Lindsay Argyle M ’15 has plenty of reasons to smile.
The certified dental hygienist officially completed her master’s degree in community health from SUNY Cortland last week when she presented her culminating project on a national award-winning program she helped develop. Her work, which relied on second-year students from SUNY Canton’s dental hygiene program educating schoolchildren in Rome, N.Y., earned recognition from the American Dental Hygienists Association (ADHA) earlier this summer at the organization’s annual session in Nashville, Tenn.
The Student Member Community Service Award sponsored by Colgate recognized a collective effort.
“The national award really is a reflection of both the (SUNY Canton) students’ hard work and dedication to their community and the quality education I received at SUNY Cortland,” said Argyle, of Fayetteville, N.Y.
An adjunct instructor in SUNY Canton’s dental hygiene program, housed in Rome, she also serves as the dental hygienist for Family Health Network’s local school health program, educating children throughout Cortland County on the importance of taking care of their teeth and other oral health services.
As Argyle finished all of her other master’s coursework in December, she saw a way for one quality program to fulfill two needs: the service component of a SUNY Canton community health course for undergraduates and her own capstone project at the College. SUNY Cortland Associate Professor of Health Jena Nicols Curtis encouraged Argyle, who collaborated with Kasey Penoyer, the community health instructor at SUNY Canton.
Lindsay Argyle M ’15
“It all went together,” Argyle said. “In my master’s courses at Cortland, I structured the framework to attempt an oral health promotion or tooth brushing program. After collaboration with Kasey and learning of the need for a community outreach program for the Canton students, I thought, why not structure one program that combines the two?”
The award-winning work started as an oral needs assessment among youngsters in Oneida County. It involved 16 dental hygiene students educating and screening more than 100 second graders at Bellamy Elementary School in the Rome City School District on vital habits such as proper brushing and flossing techniques as well as how to make food choices to ensure oral health.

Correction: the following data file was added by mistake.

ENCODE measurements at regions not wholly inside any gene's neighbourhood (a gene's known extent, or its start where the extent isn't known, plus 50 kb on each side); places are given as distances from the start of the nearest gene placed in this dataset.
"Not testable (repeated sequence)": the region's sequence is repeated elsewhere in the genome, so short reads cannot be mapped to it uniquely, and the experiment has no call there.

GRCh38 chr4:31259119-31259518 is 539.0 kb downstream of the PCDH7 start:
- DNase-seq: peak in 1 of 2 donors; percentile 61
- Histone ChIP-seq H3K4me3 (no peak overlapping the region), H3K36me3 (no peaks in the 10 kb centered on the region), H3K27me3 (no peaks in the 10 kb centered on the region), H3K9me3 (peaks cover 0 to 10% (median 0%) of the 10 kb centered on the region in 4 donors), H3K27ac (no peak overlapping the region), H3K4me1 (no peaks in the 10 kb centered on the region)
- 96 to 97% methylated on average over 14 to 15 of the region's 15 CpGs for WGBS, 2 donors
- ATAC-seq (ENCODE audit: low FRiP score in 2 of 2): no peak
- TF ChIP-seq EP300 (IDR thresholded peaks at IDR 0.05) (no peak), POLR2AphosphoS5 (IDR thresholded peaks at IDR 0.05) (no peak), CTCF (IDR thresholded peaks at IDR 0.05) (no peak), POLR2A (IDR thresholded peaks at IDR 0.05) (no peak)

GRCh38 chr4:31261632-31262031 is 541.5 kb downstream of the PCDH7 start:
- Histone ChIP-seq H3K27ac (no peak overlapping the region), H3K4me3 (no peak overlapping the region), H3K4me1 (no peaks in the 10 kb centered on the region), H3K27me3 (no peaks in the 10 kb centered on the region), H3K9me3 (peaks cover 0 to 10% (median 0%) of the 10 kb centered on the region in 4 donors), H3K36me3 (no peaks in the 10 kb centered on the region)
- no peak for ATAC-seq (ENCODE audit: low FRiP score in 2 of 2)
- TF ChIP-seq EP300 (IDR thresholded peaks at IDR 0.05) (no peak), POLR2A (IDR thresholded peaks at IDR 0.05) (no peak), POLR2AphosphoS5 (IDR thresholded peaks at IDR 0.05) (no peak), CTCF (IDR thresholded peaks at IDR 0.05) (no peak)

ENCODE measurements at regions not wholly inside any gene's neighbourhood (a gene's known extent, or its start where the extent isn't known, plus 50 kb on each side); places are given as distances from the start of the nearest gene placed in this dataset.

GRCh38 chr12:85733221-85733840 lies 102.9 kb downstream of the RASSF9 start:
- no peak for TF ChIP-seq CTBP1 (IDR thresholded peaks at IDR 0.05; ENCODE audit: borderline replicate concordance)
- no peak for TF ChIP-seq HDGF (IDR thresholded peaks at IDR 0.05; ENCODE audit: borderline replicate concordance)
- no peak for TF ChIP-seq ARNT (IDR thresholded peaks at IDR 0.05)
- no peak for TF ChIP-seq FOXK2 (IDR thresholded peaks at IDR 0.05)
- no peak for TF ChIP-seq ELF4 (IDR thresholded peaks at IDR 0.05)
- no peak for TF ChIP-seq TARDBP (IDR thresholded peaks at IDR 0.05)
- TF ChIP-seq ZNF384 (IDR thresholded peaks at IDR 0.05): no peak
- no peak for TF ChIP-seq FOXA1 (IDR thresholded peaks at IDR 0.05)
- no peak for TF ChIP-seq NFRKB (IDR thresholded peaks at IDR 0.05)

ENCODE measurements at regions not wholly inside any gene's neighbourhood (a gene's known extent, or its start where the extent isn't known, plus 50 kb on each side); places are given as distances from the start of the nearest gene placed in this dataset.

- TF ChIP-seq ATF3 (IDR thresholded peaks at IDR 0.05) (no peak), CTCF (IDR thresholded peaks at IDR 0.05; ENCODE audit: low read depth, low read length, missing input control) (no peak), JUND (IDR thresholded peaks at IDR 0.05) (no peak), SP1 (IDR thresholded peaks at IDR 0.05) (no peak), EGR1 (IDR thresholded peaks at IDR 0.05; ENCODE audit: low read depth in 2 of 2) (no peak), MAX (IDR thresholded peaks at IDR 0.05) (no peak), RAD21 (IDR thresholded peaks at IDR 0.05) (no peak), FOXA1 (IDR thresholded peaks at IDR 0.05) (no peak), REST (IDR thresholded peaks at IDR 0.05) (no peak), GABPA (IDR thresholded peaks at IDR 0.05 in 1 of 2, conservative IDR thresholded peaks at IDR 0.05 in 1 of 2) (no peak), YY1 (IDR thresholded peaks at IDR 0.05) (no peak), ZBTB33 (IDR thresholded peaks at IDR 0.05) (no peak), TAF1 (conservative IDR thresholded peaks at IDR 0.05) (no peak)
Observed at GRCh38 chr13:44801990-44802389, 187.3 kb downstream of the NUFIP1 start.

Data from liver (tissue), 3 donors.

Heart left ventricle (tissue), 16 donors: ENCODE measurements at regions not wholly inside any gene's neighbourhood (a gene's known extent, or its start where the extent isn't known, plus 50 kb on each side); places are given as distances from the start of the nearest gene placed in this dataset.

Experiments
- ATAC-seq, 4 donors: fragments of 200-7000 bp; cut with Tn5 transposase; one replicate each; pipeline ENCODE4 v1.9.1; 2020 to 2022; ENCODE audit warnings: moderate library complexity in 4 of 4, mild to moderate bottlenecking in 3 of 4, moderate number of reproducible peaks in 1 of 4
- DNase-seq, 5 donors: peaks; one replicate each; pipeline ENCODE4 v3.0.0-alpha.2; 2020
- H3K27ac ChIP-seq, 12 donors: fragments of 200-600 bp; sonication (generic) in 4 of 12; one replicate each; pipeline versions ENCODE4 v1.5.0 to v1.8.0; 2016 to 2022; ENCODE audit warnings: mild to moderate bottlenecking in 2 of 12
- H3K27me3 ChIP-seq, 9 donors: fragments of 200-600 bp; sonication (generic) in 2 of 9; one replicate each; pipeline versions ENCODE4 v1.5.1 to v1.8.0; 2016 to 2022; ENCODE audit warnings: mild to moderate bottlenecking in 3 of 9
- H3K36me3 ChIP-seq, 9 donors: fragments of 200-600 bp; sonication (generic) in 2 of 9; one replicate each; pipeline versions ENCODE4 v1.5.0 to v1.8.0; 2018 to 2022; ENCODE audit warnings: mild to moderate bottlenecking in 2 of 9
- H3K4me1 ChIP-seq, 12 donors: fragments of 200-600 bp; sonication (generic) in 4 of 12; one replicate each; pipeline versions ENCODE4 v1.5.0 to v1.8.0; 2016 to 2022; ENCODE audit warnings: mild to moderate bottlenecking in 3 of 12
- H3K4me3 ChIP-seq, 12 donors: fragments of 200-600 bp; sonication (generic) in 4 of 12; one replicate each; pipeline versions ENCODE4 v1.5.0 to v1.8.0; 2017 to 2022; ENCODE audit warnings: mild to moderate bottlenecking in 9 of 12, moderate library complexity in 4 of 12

Schoolchildren who showed signs of tooth decay were given referrals to a dental provider. Others took a field trip to SUNY Canton’s teaching clinic, where many received a dental exam, x-rays and sealants if they were eligible, as well as a fluoride treatment.
Dr. Terrence Thines, the chief of dental surgery for SUNY Upstate Medical University’s dental residency program, and two residents offered dental exams. Dental supply providers GC America, Dentsply, Patterson Dental and Ultradent donated products. And the Cortland College Foundation provided additional funding for the community outreach project.
“Our assessment showed that there was a large percentage of the students who were covered by insurance —including Medicaid — but the percentage indicating a dental visit within the past year was around 30 percent,” Argyle said. “Our needs assessment revealed unmet needs that included dental decay and issues with access to care.
“That’s what this project was about: providing much needed dental health education, identifying gaps in access to care, providing some free preventative services where care was needed, and providing appropriate referrals for problems that may have otherwise gone undetected. It was beneficial for all parties involved.”
The national honor proves as much.